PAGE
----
Nov. 2008 – Heemstra trial: Witnesses cite slain farmer’s ire

Iowa’s Only GR8 Professional Law Firm:


  • This field is for validation purposes and should be left unchanged.

Des Moines Register. William Petroski. November 12, 2008.

Heemstra trial: Witnesses cite slain farmer's ire

Slain Milo farmer Tom Lyon provoked a fatal confrontation with neighbor Rodney Heemstra, defense witnesses repeatedly said on Wednesday.

Those witnesses described Lyon as deeply disappointed and angry after Heemstra had bought a farm in rural Warren County that Lyon had been renting. They testified during the fifth and final day of a civil trial in which Lyon's family is seeking wrongful-death damages from Heemstra, who has admitted to killing his neighbor in a dispute in 2003.

Evan Kibbe, a hired hand on the farm, told the court that Lyon was upset about water being shut off for his cows after Heemstra bought the property. Heemstra didn't take possession immediately, and Lyon continued to graze his cows on the land.

"I should shoot the son of a (expletive) and go on," Kibbe said he once overheard Lyon remark. He also said Lyon talked about having a firearm in his pickup truck "to run off varmints."

But Kibbe acknowledged never seeing the firearm, and a weapon wasn't found in Lyon's pickup after his death.

The trial ended Wednesday afternoon and Polk County District Judge Michael Huppert gave each side 30 days to submit final written arguments. He plans to issue a decision at a later date.

Huppert has already ruled Heemstra is clearly liable for killing Lyon and Lyon's family can seek punitive damages.

Heemstra, 49, has testified he used a rifle to shoot the unarmed Lyon, 52, in the head on Jan. 13, 2003, after an argument on a rural road. He was freed from prison in October after serving more than four years on a voluntary manslaughter conviction.

This is the second trial of the lawsuit; the first trial led to an award of $11.5 million to the Lyon family, but it was thrown out after Heemstra's original conviction of murder was overturned.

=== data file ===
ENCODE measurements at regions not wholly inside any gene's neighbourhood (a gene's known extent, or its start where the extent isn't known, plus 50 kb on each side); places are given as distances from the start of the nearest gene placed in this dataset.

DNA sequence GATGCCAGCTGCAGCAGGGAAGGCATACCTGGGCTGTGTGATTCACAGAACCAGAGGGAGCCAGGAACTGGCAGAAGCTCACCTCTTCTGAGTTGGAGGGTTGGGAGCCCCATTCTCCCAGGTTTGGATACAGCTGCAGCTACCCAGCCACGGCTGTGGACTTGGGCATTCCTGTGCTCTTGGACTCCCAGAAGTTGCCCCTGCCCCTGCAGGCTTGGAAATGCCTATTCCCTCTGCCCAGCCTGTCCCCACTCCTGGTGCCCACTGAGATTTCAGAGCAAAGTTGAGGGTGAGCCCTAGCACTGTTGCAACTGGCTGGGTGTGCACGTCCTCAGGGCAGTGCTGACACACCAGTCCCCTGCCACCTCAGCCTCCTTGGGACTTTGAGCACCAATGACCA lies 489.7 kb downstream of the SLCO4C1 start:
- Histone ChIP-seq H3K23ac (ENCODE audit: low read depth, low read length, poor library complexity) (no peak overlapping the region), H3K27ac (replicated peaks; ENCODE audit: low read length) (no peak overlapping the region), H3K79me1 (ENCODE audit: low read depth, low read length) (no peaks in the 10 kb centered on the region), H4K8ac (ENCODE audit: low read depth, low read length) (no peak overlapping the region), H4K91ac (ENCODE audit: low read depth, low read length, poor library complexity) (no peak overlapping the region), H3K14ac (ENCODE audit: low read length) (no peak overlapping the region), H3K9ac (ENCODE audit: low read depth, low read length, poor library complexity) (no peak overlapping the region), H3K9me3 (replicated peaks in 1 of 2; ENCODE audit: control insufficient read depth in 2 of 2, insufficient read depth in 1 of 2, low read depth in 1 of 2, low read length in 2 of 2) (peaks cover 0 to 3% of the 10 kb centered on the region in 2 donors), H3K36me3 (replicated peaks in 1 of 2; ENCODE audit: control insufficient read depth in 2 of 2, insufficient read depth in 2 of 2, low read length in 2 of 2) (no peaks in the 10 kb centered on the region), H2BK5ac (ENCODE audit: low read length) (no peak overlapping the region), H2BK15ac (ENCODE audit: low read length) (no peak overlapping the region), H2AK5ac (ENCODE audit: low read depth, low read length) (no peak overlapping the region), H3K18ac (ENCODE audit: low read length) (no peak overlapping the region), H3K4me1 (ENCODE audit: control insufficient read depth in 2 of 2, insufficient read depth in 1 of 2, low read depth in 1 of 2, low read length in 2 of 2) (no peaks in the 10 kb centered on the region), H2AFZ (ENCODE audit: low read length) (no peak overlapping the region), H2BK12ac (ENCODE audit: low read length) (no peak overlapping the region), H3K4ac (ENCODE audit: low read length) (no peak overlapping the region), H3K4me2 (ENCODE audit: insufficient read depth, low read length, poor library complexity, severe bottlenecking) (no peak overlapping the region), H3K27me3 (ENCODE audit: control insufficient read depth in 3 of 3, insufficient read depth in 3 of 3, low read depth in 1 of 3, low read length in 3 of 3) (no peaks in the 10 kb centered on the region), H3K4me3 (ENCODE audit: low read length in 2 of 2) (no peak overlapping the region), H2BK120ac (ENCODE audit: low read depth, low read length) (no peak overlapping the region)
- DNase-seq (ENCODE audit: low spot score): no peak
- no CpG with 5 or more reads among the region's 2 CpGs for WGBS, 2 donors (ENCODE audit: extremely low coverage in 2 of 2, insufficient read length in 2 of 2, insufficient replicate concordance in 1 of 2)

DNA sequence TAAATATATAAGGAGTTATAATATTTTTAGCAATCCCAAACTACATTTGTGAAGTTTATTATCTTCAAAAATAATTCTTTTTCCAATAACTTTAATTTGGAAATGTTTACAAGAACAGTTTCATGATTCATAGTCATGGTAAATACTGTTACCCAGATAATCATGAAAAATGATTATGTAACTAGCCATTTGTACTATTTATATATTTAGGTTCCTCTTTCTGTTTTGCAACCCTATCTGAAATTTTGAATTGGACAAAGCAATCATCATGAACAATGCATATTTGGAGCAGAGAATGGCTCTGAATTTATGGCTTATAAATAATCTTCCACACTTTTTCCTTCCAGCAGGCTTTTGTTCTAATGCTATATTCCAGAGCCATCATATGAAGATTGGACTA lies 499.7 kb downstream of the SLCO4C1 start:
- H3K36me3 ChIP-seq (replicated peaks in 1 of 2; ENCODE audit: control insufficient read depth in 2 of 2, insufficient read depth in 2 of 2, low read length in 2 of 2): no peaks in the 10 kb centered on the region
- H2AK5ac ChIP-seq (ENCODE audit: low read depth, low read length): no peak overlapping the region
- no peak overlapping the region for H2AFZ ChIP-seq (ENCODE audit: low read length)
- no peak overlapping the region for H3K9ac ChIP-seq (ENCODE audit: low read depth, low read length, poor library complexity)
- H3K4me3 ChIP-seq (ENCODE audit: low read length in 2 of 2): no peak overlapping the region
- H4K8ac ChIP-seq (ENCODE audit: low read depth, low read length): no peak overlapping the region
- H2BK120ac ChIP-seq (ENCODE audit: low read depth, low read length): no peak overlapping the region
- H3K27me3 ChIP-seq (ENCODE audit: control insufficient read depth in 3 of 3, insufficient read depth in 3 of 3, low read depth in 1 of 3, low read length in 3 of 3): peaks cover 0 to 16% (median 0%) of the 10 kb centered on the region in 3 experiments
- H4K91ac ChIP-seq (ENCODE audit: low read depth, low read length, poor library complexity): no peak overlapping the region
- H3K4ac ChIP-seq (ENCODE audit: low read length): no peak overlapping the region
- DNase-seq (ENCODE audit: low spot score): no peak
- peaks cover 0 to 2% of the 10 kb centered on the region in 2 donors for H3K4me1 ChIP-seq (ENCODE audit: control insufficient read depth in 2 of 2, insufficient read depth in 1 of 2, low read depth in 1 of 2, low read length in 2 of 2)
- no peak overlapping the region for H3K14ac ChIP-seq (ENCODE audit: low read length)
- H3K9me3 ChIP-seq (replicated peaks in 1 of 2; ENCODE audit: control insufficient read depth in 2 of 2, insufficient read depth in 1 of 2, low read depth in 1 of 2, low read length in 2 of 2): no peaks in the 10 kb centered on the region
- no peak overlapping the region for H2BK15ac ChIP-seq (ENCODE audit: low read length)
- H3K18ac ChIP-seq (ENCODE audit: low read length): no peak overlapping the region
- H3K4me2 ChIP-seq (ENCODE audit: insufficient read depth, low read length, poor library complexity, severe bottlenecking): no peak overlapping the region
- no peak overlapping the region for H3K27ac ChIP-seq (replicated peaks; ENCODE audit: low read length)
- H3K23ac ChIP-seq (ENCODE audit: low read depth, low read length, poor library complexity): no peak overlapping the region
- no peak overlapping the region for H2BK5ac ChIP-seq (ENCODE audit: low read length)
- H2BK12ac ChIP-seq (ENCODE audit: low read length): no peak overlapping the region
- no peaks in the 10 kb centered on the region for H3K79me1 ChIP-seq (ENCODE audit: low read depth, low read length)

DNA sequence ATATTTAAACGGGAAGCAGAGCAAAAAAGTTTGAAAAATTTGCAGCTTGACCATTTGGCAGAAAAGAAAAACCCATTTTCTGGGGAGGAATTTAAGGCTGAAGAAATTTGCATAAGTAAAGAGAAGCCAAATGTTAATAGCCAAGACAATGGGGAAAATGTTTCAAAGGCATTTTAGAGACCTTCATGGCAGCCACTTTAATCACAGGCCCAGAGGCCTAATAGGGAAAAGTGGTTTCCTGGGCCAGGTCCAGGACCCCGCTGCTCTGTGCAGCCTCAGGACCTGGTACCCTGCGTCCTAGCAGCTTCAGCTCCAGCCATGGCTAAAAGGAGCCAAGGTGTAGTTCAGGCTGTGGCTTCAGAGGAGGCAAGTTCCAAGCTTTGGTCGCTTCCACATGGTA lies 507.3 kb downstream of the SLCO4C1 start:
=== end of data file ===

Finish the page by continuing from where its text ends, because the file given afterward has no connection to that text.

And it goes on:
Both Heemstra and Ronda Lyon, the slain farmer's widow, attended the entire trial, and relatives and friends of each sat behind them in the courtroom in Des Moines. Heemstra chatted with his family and shook hands with his lawyers after the trial. Ronda Lyon received hugs of support.

The farm Heemstra had bought five years ago was sold by Lucille Rodgers and her daughter, Sheryl. Sheryl Rodgers, who is related to Heemstra, testified that she went to Lyon's farmstead after her family's land was listed for sale by a real estate agent. Lyon was given a chance to buy the land because he was the renter, but he was very upset, she said.

Lyon had previously expressed interest in buying the farm, but only without the costs of a real estate agent and only in separate land parcels individually priced, Rodgers said. She said Lyon hadn't wanted to buy the entire farm as a single unit, which is how the sale was conducted.

When Lyon was told the price asked for the farm, he responded by laughing at her, Rodgers said. Heemstra negotiated the sale for $803,250.

"Tom was not at all happy about it. ... He repeatedly said he didn't think it was fair," Rodgers said.

Ronda Lyon was also present during the discussion, Rodgers said. She added that the slain farmer's widow had a look of fear in her eyes that she was afraid of what was going to happen.

After the farm was sold to Heemstra, Rodgers said that she saw Tom Lyon periodically, and each time he would complain.

"Usually he had some comment that what he thought we asked for the farm was outrageous," she said.

Heemstra asked permission to do fall tillage after the sale was arranged, but Lyon refused, Rodgers said. She added that Lyon insisted on having his cattle graze on corn stubble after the harvest. Heemstra wasn't scheduled to take possession until March 1, 2003.